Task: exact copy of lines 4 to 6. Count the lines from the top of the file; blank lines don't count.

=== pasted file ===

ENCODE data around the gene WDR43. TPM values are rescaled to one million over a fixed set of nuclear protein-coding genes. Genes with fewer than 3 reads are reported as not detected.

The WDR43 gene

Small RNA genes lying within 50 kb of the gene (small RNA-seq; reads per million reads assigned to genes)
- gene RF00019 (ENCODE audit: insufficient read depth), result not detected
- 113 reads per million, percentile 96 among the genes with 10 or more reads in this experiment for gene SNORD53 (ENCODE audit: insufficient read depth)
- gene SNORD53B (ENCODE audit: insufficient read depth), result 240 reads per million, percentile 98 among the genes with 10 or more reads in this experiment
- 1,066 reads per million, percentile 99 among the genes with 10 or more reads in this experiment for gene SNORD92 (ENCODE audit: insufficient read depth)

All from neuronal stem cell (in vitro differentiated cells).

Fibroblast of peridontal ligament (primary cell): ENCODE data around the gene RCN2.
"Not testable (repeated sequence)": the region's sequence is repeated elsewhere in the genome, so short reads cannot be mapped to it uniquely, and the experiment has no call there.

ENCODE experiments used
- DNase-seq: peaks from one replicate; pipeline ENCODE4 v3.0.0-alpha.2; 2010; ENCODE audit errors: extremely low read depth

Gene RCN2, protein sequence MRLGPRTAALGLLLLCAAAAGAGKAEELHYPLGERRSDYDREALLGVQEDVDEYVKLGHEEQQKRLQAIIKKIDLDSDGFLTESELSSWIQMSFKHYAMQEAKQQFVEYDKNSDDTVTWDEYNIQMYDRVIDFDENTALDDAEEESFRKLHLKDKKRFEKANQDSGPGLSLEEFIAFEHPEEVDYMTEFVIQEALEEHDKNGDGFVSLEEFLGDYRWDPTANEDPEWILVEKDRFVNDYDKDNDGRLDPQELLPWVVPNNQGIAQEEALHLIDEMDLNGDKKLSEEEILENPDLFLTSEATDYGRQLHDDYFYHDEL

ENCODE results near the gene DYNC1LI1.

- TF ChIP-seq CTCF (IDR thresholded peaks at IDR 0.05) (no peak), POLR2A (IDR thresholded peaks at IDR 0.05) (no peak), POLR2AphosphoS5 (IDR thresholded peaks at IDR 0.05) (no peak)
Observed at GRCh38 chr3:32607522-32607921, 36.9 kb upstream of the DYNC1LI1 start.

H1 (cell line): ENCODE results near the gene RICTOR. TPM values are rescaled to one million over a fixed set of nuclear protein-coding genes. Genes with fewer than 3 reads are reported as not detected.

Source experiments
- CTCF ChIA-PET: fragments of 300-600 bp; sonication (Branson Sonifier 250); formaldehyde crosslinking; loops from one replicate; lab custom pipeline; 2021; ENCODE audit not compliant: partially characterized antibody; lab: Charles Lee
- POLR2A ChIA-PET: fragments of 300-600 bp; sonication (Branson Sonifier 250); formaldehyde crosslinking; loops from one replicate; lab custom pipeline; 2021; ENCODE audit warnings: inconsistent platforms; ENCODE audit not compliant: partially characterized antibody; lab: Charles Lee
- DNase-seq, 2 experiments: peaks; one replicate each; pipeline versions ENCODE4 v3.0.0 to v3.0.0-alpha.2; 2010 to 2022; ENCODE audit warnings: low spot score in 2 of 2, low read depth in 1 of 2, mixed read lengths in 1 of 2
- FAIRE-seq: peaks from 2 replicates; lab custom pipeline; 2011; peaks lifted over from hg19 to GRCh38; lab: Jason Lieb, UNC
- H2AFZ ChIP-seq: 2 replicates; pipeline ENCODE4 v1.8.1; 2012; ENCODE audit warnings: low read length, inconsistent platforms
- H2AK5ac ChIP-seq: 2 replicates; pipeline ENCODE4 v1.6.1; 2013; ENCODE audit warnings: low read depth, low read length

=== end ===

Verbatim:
- gene RF00019 (ENCODE audit: insufficient read depth), result not detected
- 113 reads per million, percentile 96 among the genes with 10 or more reads in this experiment for gene SNORD53 (ENCODE audit: insufficient read depth)
- gene SNORD53B (ENCODE audit: insufficient read depth), result 240 reads per million, percentile 98 among the genes with 10 or more reads in this experiment